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Electromagnetism and the Structure of Matter


World Scientific, Singapore, 2008

The classical theory of electromagnetism is entirely revised in this book by proposing a variant of Maxwell equations that allows solitonic solutions (photons). The Lagrangian is the standard one, but it is minimized on a constrained space that enforces the wave packets to follow the rules of geometrical optics. Exact solutions are explicitly shown; this opens a completely new perspective for the study of light wave phenomena. In the framework of general relativity, the equations are written in covariant form. A coupling with the metric is obtained through the Einstein equation, whose solutions are computed exactly in a lot of original situations. Finally, the explicit construction of elementary particles, consisting of rotating photons, is indicated. The results agree qualitatively and quantitatively with what it is actually observed. This opens the path to an understanding of the structure of matter and its properties, also aimed to provide a causal explanation to quantum phenomena.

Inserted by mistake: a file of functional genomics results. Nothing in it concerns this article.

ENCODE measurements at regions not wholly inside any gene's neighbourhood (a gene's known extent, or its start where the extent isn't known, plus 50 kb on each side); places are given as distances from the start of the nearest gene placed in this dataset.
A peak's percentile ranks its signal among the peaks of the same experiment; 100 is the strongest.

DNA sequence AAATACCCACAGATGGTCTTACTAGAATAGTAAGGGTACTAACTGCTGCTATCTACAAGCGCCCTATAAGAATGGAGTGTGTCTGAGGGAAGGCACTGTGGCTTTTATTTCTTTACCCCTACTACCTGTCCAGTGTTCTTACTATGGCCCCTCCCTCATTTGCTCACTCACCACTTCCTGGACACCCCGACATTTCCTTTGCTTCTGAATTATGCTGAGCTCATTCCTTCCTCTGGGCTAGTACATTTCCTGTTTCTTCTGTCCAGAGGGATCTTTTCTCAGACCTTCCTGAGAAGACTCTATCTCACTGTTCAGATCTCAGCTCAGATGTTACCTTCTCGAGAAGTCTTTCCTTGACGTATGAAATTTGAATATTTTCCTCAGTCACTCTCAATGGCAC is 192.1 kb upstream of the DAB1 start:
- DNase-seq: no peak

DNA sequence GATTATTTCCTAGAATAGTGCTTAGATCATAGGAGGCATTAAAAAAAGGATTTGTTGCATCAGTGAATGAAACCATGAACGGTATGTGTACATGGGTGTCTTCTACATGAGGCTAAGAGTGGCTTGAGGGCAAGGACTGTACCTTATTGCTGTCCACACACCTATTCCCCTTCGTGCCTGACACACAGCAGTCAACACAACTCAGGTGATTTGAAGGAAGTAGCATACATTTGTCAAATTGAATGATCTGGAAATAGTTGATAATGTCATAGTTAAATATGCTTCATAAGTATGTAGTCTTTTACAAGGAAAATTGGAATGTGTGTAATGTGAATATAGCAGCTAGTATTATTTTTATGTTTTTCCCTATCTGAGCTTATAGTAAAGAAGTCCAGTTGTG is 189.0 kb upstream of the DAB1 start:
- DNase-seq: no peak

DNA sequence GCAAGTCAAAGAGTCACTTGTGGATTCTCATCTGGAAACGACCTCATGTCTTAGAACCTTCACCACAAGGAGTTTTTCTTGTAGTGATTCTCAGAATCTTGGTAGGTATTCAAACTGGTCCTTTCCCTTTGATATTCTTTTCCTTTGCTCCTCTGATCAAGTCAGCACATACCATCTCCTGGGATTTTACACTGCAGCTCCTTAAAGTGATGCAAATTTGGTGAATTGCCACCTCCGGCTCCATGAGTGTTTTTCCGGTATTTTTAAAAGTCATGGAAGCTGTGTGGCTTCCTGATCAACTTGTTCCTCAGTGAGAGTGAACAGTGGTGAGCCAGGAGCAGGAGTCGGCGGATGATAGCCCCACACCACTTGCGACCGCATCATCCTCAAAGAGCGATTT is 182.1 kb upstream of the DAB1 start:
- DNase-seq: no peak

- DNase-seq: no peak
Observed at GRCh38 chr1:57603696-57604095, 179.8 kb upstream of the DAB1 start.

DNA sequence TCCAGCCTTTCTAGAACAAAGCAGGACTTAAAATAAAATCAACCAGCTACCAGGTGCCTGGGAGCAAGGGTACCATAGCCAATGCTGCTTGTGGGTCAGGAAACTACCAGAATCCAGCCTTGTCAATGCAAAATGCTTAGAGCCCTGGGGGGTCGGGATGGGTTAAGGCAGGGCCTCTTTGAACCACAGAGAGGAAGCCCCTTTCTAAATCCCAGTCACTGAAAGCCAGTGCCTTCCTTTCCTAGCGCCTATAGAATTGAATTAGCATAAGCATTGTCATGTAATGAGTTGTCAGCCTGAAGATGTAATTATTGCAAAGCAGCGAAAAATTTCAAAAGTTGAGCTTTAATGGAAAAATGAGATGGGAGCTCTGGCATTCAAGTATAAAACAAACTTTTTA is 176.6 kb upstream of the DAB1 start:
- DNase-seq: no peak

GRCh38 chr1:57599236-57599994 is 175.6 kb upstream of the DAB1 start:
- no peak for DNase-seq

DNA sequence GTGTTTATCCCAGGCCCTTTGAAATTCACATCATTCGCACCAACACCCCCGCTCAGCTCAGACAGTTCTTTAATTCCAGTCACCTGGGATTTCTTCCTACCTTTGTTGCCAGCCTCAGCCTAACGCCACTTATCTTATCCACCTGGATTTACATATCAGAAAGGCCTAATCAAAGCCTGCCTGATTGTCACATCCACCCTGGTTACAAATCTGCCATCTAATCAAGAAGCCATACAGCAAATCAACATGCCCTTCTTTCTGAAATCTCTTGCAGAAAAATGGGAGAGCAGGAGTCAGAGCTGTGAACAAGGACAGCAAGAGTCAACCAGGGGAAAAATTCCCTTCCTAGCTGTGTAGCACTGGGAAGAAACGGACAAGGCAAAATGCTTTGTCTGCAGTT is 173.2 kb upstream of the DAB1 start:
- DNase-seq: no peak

World-Scientific link

 book review  of  MathSciNet


1. Something is wrong with classical electromagnetism

  • Maxwell equations and wave-fronts
  • Wave-front propagation
  • Fronts from an oscillating dipole
  • Preliminary conclusions

2. First steps towards the new model

  • Modified Maxwell equations
  • Perfect spherical waves
  • Travelling signal packets
  • Lagrangian formulation
  • Free-waves and the eikonal equation
  • Lorentz invariance

3. Interaction of waves with matter

  • Waves bouncing off an obstacle
  • Diffraction phenomena
  • Adding the mechanical terms
  • Properties of the new set of equations

4. The equations in the framework of general relativity

  • Preliminary considerations
  • The energy tensor
  • Unified field equations
  • The divergence of the magnetic field

5. Building matter from fields

  • Adding the pressure tensor
  • On the existence of particle-like solutions
  • Looking for 2-D constrained waves
  • Neutrinos, electrons and protons
  • Connections with a Dirac type equation

6. Final speculative considerations

  • Towards deterministic quantum mechanics
  • Conclusions